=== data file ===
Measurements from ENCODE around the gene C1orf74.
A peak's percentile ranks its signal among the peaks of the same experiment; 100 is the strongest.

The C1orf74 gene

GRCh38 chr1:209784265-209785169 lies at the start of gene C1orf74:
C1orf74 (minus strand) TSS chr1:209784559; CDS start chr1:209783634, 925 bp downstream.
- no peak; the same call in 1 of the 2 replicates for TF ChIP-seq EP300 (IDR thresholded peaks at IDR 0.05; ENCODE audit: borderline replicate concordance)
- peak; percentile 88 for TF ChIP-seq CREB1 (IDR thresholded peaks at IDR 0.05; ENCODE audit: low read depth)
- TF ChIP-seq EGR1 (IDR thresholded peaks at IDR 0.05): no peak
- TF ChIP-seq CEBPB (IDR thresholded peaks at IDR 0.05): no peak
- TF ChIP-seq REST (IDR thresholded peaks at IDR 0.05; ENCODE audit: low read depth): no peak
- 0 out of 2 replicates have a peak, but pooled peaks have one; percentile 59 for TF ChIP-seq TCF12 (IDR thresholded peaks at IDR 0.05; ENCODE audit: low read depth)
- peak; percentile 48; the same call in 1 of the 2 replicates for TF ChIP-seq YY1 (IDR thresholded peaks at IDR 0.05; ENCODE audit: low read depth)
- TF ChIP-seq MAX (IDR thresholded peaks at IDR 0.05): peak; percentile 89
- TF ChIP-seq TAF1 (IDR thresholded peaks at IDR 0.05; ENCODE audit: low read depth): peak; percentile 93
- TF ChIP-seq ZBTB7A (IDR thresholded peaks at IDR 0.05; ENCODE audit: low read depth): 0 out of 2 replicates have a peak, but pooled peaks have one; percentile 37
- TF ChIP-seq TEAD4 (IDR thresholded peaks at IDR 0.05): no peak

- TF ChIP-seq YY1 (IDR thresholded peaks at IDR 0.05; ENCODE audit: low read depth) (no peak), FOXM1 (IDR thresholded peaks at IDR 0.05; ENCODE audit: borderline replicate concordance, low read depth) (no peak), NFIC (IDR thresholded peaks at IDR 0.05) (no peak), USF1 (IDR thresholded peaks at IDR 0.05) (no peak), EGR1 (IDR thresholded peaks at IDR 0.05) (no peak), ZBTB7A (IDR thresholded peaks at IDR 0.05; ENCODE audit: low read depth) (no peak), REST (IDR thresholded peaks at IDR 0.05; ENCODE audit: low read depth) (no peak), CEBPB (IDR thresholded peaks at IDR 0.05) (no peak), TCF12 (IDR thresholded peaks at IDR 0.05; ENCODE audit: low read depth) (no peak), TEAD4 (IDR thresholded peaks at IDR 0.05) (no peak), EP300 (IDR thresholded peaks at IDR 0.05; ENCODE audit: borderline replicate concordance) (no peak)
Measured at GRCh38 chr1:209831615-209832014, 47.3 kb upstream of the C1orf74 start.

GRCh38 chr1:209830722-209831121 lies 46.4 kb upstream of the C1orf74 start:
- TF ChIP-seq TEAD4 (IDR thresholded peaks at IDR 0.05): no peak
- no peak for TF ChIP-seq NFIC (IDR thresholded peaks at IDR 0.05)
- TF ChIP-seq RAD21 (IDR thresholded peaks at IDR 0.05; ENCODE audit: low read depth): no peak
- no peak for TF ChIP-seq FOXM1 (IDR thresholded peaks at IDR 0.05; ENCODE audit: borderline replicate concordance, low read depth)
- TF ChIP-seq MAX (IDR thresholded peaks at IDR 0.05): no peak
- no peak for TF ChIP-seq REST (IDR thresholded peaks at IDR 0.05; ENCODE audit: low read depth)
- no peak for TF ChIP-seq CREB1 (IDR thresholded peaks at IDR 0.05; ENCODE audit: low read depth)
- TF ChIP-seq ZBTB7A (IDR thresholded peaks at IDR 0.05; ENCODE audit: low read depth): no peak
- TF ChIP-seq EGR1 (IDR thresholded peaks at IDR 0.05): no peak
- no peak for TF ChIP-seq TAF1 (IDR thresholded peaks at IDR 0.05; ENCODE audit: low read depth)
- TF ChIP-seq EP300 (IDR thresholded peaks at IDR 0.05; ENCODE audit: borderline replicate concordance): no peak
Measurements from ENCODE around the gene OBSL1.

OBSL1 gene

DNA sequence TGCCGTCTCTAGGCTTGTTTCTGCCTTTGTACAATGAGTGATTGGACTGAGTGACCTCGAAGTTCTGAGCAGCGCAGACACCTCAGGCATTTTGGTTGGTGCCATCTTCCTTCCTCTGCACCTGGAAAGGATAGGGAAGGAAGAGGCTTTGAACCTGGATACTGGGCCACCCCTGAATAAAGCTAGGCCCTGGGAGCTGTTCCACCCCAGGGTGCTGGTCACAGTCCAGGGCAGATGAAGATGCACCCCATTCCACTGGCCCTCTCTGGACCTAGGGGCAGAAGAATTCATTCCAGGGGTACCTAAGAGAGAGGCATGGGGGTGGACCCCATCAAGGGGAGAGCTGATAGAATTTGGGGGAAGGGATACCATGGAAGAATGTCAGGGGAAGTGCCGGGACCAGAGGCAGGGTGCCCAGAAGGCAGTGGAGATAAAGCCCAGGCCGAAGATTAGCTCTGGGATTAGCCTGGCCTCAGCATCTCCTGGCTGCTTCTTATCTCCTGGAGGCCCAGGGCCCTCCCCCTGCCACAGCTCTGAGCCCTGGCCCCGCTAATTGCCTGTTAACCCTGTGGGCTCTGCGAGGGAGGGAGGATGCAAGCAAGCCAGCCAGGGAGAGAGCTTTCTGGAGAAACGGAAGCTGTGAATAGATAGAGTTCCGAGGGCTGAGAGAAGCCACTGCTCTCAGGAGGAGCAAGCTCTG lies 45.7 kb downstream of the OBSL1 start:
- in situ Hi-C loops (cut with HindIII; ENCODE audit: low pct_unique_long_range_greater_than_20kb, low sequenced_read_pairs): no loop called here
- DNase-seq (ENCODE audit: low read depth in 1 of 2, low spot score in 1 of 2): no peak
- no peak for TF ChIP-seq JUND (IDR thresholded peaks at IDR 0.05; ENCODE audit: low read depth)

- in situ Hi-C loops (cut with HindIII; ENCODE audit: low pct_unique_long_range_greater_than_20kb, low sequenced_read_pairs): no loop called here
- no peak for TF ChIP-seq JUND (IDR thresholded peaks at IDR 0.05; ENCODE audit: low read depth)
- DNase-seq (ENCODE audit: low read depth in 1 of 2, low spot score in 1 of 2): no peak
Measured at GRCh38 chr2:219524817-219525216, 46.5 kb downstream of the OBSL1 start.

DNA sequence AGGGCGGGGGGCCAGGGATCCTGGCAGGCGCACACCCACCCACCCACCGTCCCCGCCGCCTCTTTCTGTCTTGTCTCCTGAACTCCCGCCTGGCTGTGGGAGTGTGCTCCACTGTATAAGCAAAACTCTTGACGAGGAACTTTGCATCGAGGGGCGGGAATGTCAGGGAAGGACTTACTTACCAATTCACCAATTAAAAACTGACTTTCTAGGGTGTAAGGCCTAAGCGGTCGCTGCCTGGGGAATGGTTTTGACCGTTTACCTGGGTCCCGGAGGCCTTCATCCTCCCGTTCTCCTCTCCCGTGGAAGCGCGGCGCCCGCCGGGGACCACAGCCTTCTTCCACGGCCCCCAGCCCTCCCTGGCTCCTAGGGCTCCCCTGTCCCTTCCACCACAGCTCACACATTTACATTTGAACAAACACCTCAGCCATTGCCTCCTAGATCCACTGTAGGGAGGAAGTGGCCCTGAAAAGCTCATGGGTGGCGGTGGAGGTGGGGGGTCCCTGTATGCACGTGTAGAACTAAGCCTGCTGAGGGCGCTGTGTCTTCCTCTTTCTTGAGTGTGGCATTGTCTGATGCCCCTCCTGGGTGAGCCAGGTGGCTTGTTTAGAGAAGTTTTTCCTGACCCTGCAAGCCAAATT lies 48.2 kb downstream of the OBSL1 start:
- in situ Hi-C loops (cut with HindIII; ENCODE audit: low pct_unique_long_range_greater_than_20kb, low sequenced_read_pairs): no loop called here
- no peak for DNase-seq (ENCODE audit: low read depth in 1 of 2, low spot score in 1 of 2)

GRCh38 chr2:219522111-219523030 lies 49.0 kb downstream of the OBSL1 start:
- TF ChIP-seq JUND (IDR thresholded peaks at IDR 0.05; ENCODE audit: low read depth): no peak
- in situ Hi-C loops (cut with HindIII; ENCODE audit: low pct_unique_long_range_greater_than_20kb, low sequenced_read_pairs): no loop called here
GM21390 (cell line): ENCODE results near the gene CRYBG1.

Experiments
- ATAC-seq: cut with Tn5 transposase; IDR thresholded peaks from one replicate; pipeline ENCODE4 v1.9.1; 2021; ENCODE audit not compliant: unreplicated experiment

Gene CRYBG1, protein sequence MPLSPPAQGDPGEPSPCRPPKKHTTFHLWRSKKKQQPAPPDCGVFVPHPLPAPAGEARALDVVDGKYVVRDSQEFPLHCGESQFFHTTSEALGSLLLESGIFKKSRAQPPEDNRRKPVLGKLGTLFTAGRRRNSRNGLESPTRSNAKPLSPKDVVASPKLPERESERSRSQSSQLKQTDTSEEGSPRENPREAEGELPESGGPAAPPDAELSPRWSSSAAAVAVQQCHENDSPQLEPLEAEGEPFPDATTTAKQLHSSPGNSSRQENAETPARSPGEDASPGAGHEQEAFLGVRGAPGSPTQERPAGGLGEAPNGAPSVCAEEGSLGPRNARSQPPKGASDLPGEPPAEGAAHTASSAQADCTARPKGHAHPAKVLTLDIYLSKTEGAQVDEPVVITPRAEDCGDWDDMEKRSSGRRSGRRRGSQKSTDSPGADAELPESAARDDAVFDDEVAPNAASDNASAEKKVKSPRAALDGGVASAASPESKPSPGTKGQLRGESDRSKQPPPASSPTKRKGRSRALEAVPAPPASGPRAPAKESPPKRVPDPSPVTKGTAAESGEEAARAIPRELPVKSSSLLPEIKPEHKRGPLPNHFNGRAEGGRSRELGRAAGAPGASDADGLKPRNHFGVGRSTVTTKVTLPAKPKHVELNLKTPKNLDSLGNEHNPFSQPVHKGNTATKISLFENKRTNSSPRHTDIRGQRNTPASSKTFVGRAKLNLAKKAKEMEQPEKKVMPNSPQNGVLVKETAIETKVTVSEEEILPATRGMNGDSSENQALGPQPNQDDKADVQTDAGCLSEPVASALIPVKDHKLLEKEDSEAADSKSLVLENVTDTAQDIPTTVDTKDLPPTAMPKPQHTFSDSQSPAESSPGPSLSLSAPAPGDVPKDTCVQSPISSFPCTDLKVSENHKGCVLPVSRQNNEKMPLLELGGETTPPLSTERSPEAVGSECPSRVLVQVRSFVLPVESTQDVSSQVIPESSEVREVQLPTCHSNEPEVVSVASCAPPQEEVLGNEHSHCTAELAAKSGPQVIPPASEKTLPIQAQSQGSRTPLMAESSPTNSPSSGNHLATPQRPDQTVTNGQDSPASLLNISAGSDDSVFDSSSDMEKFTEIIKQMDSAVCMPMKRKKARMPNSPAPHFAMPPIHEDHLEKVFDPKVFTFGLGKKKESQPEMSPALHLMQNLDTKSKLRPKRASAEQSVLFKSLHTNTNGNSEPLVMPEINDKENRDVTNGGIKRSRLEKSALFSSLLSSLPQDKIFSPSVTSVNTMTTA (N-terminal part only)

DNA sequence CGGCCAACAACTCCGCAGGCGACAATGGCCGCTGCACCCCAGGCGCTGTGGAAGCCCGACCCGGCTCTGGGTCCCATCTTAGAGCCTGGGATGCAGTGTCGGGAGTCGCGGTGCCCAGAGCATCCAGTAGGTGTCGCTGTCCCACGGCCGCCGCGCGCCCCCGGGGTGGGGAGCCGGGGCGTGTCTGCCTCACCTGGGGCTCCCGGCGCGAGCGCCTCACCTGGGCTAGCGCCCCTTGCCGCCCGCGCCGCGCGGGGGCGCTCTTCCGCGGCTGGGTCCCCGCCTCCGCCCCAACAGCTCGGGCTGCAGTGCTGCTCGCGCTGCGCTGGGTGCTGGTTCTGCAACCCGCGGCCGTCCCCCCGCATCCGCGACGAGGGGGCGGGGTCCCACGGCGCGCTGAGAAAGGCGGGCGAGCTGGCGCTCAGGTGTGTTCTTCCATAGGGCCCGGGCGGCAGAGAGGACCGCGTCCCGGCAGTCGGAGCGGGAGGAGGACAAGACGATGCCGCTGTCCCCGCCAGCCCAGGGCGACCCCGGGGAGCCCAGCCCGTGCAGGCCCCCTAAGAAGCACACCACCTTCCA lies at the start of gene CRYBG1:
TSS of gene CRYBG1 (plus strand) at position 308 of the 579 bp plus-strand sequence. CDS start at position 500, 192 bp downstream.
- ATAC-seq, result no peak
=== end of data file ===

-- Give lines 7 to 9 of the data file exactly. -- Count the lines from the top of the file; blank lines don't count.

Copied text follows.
- peak; percentile 88 for TF ChIP-seq CREB1 (IDR thresholded peaks at IDR 0.05; ENCODE audit: low read depth)
- TF ChIP-seq EGR1 (IDR thresholded peaks at IDR 0.05): no peak
- TF ChIP-seq CEBPB (IDR thresholded peaks at IDR 0.05): no peak